A reversal of fortune concerning book banning in Washington

Feb 12, 2024, 2:49 PM | Updated: Feb 13, 2024, 4:57 pm

Library books...

Library books. (Photo by Sebastian Kahnert/picture alliance via Getty Images)

(Photo by Sebastian Kahnert/picture alliance via Getty Images)

Lawmakers in the state House have passed a bill that essentially bans the banning of books that focus on people of a protected or marginalized class.

The bill prevents local school boards from creating policies to remove or restrict materials in the classroom or library that focus on themes of people of a legally protected class.

The definition of a protected class can be found in many state laws that prevent discrimination based on race, age, or sexual preference.

House Bill 2331 passed along party lines, 58-39, with all Democrats voting in favor and all Republicans voting against it.

Rep. Nicole Macri, D-Seattle, said the genesis of the bill is a recent national push to ban books related to the LGBTQ+ community.

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“Most often, we are seeing that happening to young adult novels where the protagonist is female, queer, or non-binary,” Macri said on the floor of the House just before Saturday’s vote.

School districts would be unable to refuse to approve or prohibit the use of textbooks, instructional materials, or other curriculum solely because they address contributions or roles of individuals or groups from protected classes.

However, materials found to contain bias against any protected class can still be rejected.

Macri, a member of the LGBTQ caucus, said self-affirming books helped her during her early years.

“I can relate to reading stories that describe my experience when I had a lot of self-doubt and didn’t feel like I fit in,” she said.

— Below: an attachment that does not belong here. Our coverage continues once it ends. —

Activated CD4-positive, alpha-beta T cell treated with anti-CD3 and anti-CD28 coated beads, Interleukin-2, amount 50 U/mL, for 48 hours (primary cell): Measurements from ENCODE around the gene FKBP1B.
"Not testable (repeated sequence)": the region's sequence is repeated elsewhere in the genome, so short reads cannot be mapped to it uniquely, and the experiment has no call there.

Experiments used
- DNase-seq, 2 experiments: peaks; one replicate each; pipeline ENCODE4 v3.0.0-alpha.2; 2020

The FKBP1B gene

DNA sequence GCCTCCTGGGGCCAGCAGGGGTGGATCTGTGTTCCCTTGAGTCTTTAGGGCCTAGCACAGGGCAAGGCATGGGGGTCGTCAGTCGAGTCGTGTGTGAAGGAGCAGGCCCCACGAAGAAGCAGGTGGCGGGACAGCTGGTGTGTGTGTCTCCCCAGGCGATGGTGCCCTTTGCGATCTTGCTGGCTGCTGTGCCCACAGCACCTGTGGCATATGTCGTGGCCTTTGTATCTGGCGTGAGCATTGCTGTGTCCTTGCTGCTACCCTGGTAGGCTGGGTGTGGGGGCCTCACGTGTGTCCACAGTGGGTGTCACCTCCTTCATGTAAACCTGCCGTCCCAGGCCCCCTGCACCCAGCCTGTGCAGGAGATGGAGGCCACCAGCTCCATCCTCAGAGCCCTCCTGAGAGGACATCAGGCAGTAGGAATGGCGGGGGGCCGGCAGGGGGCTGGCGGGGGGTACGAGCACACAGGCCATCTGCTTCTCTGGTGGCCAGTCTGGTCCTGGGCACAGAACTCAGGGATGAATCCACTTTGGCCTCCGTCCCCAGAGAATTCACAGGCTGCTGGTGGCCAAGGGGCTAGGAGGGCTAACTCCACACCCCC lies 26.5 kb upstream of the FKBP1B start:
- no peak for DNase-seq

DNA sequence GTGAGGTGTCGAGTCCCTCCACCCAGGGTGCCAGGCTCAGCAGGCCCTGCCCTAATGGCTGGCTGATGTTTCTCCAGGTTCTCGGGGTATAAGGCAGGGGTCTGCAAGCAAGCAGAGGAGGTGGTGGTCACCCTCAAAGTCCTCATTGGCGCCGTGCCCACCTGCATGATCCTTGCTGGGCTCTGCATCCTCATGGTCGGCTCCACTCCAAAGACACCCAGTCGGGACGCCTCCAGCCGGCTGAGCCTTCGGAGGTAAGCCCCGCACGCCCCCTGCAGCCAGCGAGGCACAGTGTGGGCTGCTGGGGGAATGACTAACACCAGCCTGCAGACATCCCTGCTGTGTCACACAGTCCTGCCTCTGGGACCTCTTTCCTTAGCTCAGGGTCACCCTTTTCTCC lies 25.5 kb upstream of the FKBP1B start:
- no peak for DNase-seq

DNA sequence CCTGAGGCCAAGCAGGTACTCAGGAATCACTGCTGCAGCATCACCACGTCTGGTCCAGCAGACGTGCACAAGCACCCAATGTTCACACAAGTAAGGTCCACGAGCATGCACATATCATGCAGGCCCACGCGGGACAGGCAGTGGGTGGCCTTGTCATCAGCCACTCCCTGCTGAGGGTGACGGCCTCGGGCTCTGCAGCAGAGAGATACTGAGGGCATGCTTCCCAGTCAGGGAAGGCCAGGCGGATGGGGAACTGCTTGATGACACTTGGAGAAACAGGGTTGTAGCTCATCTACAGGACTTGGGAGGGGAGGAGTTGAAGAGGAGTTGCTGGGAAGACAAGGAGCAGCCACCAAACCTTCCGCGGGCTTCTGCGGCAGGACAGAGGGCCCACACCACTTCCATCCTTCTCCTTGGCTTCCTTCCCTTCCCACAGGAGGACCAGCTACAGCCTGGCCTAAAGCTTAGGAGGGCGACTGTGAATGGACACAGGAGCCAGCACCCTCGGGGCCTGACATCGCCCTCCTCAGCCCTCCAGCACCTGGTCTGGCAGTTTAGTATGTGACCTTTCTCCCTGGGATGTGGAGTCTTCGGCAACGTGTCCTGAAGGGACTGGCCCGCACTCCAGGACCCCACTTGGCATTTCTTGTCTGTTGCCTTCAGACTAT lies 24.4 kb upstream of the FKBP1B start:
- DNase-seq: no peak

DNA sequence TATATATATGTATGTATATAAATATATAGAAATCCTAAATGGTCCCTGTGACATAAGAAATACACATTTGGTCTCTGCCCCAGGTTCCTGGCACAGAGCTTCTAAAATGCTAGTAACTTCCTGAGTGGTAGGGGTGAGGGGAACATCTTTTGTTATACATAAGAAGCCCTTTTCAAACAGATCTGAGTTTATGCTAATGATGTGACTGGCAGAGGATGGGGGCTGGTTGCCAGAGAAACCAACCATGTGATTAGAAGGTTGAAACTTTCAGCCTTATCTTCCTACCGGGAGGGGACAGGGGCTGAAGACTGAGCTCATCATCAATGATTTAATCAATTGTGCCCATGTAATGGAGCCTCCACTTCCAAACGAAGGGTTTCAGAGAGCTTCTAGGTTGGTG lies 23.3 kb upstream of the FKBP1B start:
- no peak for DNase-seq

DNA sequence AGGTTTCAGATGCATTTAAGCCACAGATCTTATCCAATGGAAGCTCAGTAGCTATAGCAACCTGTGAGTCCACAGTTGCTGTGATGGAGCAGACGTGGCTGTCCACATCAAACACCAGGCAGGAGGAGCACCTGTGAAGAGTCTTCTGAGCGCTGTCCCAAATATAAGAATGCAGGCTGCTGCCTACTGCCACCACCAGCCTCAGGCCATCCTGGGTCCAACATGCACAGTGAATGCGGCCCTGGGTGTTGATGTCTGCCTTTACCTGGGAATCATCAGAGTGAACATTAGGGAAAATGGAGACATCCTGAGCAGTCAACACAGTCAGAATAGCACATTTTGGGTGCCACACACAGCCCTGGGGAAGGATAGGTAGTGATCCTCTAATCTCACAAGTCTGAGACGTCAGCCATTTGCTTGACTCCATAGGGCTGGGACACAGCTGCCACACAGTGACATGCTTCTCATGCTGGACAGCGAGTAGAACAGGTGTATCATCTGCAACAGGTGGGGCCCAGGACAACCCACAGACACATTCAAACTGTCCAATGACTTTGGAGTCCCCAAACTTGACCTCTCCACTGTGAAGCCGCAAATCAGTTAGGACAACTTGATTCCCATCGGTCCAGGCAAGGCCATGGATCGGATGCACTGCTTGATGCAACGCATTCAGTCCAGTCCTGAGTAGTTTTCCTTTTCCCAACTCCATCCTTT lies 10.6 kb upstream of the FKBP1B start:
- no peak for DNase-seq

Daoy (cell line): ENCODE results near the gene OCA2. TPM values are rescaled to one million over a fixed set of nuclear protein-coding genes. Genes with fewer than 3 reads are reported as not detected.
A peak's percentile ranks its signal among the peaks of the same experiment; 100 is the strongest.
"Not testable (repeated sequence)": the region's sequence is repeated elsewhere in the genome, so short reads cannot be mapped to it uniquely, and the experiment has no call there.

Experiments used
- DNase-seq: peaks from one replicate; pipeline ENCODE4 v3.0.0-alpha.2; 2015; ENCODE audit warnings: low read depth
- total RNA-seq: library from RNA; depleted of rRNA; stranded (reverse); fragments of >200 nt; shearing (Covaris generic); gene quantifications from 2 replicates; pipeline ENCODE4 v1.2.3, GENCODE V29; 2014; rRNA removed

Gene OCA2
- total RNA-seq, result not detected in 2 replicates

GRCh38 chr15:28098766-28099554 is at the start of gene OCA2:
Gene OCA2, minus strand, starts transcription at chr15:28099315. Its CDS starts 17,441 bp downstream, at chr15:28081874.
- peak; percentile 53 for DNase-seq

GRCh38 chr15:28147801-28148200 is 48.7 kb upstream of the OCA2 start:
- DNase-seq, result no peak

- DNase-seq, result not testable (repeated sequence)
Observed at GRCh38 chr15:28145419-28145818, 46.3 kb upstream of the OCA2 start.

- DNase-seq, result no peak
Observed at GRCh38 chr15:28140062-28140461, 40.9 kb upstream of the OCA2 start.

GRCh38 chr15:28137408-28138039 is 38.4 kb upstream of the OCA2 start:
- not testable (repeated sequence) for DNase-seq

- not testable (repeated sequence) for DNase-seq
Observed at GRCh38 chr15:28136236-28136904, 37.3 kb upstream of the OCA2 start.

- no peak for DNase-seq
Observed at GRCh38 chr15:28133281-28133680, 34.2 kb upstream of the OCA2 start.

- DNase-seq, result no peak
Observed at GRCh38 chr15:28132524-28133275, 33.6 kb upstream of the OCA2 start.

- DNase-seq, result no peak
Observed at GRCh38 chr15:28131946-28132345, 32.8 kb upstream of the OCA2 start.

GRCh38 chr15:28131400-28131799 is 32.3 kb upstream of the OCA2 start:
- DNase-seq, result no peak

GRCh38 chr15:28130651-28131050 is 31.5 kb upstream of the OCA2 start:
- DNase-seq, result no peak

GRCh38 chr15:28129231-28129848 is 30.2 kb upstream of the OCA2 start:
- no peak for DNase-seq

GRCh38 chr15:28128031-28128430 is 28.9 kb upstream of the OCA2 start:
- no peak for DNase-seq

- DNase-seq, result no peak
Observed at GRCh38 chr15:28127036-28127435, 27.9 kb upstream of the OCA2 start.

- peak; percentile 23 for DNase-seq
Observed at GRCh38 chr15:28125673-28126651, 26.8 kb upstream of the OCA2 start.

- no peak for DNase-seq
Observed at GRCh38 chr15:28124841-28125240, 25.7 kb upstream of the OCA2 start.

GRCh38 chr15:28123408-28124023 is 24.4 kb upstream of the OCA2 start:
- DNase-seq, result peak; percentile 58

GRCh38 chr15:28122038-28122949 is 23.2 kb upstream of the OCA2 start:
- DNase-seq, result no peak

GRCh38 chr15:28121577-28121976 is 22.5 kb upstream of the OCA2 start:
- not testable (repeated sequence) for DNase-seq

Macri added that banning books that tell students that their self-identity experiences are not valid and they don’t fit in jeopardizes their self-esteem.

“We increase their anxiety, we increase their depression, we increase the suicidal ideation that we know that our LGBTQ students experience at a much higher rate than their peers,” Macri said.

Starting in the 2025-2026 school year, school districts must create policies following guidelines from the state Superintendent of Public Instruction about how books are reviewed should a challenge arise.

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A parent would have to be the one to initiate the challenge, but it’s unclear if the parent must have a student in the district where the challenge is made.

Opposition to the bill

Rep. Skyler Rude, R-Walla Walla, opposes the bill and says there are many in the state who feel there are many books in schools that are inappropriate.

“I think there is sometimes confusion between the protected class status and the inappropriate material,” he said.

“For example, there are materials that include sexually explicit material. It doesn’t matter if that act is happening between somebody who is part of a protected class or not. It’s about the inappropriate material that’s sexually explicit,” Rude said.

Colorado, Kansas, New Jersey, New Mexico and Massachusetts reportedly have or are in the process of legislating book bans.

The proposal would include public schools, charter schools, and state-supported tribal schools.

Several lawmakers argued the need for local control over what books are in school libraries and the instructional materials of a curriculum.

“The Office of Superintendent of Public Instruction, a partisan office, is the furthest removed from a local community and should not be making these final decisions,” says Rep. Peter Abbarno (R-Centralia).

“It should be with the parents working with their schools and with their teachers, to make sure that there’s appropriate material within those schools,” he added.

A companion bill in the Senate, SB 6208, did not pass out of committee before its required deadline.

The House version, HB 2331, now goes to the Senate.

Since the Senate failed to pass a similar version, the likelihood of HB 2331 passing the Senate in the short legislative session appears unlikely.

Matt Markovich often covers the state legislature and public policy for KIRO Newsradio. You can read more of Matt’s stories here. Follow him on X, formerly known as Twitter, or email him here.

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A reversal of fortune concerning book banning in Washington